The Association of Australian Convention Bureaux (AACB) congratulates Deputy Prime Minister and Minister for Infrastructure & Regional Development Warren Truss and Trade & Investment Minister Andrew Robb on today’s announcement of a new air deal with China.
The new arrangements allow Australian and Chinese airlines to immediately increase capacity by 18% to 26,500 seats each way per week between Australia’s major gateway cities (Sydney, Melbourne, Brisbane and Perth) and Beijing, Shanghai and Guangzhou. Both sides can also operate a further 26,500 seats each way per week between all other cities in China and Australia’s major gateways. By October 2016, this will expand to a total of 67,000 weekly seats.
Airlines will continue to be allowed to offer unlimited services between China and regional Australian convention destinations including Adelaide, Darwin, Gold Coast and Cairns.
AACB President, Lyn Lewis-Smith stated that, “This announcement builds on other Government initiatives improving Australia’s access to Chinese delegates such as the China-Australia Free Trade Agreement, multiple-entry three year business visitor visas and trial of electronic visa lodgement for Chinese visitors. It also compliments the ‘Attracting Business Events to Australia: Role of Government Agencies’ framework, announced by Minister Robb in November 2014.”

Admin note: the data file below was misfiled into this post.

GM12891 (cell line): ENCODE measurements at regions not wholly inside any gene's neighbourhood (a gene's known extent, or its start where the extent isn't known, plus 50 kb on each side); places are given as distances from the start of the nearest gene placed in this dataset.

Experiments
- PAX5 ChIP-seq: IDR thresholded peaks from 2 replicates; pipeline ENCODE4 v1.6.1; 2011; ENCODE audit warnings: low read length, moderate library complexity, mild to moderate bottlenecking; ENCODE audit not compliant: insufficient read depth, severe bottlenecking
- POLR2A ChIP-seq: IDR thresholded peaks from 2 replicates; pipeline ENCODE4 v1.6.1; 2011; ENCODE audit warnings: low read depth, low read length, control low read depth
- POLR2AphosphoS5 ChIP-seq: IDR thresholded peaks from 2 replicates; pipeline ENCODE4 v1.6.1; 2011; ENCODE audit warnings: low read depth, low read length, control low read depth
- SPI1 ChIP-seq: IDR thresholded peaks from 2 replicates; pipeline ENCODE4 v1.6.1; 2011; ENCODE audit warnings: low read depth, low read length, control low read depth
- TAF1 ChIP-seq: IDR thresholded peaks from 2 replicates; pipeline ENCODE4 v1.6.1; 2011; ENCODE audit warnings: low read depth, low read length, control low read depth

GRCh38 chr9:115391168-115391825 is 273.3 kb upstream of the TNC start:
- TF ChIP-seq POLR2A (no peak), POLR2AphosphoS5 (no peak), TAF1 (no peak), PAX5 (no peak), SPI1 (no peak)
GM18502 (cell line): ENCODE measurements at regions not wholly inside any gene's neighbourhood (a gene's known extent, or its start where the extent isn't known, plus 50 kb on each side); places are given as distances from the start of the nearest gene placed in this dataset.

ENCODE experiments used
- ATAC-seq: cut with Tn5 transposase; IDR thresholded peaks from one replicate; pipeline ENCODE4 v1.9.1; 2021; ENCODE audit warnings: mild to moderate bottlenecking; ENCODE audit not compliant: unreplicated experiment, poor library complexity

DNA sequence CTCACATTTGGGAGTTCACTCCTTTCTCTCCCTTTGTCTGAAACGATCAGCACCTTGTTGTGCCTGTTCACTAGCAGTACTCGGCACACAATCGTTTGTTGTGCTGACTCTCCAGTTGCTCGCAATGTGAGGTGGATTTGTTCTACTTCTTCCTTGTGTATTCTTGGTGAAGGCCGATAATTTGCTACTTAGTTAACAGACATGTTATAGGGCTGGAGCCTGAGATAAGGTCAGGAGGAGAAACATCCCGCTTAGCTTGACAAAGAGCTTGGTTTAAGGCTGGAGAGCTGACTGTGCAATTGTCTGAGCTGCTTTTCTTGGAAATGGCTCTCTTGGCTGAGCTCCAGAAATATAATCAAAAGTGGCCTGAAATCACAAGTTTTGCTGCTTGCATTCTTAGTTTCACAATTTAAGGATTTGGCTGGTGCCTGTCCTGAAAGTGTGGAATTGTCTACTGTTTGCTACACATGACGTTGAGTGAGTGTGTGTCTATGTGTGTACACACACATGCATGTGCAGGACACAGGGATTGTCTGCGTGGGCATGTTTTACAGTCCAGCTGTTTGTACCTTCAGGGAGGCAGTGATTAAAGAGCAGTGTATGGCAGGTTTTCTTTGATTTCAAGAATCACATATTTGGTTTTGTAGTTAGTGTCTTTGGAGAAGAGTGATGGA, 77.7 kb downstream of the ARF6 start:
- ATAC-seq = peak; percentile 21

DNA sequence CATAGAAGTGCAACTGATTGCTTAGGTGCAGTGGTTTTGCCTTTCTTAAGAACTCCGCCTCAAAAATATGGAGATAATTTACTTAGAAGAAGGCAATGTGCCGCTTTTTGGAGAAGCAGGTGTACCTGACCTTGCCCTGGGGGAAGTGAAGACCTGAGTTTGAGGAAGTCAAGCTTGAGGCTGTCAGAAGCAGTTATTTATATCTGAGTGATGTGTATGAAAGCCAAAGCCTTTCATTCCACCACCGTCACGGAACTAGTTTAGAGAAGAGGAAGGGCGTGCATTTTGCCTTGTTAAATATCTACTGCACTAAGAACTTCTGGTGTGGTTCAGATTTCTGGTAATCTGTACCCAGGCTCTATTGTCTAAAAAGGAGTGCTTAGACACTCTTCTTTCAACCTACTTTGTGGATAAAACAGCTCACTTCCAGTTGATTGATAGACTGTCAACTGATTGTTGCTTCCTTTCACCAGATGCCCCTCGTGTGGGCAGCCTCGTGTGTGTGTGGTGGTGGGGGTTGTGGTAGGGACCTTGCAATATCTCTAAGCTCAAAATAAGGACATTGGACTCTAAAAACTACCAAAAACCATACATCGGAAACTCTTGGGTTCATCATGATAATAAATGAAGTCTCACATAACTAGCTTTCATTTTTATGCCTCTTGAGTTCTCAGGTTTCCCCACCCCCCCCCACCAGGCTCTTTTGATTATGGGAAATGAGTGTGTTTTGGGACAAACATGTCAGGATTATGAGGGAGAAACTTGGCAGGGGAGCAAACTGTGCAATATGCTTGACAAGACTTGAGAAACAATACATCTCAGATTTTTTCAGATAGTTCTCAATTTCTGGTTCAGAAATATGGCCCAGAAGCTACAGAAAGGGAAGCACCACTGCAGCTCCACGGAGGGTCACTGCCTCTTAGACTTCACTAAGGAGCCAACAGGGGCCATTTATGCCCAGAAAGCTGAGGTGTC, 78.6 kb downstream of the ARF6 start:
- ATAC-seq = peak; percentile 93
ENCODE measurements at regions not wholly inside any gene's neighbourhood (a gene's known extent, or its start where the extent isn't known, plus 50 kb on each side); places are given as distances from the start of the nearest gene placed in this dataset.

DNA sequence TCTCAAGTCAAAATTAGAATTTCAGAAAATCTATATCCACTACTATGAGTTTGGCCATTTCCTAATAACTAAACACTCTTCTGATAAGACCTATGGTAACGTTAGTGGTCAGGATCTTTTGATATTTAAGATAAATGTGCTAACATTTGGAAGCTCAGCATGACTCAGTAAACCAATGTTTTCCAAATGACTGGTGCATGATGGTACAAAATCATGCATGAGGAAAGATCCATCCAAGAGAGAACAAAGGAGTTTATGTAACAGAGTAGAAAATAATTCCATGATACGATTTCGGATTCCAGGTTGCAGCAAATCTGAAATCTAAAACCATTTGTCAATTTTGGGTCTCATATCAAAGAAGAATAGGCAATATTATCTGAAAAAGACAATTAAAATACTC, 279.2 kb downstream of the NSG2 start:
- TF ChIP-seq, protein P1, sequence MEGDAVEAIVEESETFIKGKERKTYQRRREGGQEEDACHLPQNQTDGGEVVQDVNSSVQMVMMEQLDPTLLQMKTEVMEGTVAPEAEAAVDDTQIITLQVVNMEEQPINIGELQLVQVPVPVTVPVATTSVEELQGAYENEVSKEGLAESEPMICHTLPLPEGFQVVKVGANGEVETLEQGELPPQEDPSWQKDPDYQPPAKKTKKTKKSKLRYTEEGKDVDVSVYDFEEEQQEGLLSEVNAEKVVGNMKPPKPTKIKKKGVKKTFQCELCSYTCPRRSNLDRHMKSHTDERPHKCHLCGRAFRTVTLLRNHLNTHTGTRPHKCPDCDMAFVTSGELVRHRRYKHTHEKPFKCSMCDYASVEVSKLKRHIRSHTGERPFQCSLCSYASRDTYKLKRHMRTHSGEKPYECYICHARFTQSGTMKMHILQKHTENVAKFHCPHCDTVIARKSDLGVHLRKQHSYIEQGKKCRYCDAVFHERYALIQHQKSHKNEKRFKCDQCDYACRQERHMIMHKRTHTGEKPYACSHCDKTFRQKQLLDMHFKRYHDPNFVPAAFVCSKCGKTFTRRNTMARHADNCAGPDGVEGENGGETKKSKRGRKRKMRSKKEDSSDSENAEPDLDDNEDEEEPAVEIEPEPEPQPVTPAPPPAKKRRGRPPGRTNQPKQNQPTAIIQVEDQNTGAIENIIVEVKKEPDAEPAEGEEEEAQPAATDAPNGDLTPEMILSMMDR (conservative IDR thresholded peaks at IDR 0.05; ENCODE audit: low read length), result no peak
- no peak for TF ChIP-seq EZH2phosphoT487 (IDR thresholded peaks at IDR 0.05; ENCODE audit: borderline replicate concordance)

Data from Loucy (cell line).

According to the 2020 Business Events Sector Quarterly Progress Report, year ending September 2014, the Chinese market represented 61,000 business events delegates to Australia with a spend of $238 million. The Chinese market is currently ranked fourth in delegate spend behind the traditional markets of the United States of America, United Kingdom and New Zealand.
AACB Executive Director, Andrew Hiebl said, “Aviation capacity out of China has been challenging for Australian convention bureaux. This announcement helps our efforts in attracting large groups from this high-yield growth market.”
Deloitte Access Economics (2014) suggests that delivering more growth from Asia requires deepening our economic understanding and strengthening our economic ties.
“International business events are a proven mechanism for building professional networks and promoting cultural exchange. Opening up access to Chinese delegates further encourages trade, investment and research collaboration opportunities between the two countries,” Hiebl added.
Increasing Chinese air rights is also integral to achieving Australia’s Tourism 2020 targets. Overnight spend by business event delegates in Australia is currently worth $13 billion (Tourism Research Australia, 2014), with a target of $16 billion by 2020.
Many of Australia’s convention bureaux will target the Asian market in partnership with Tourism Australia at IT&CM China and Business Events Australia’s North Asia and South East Asia Showcases across April and May.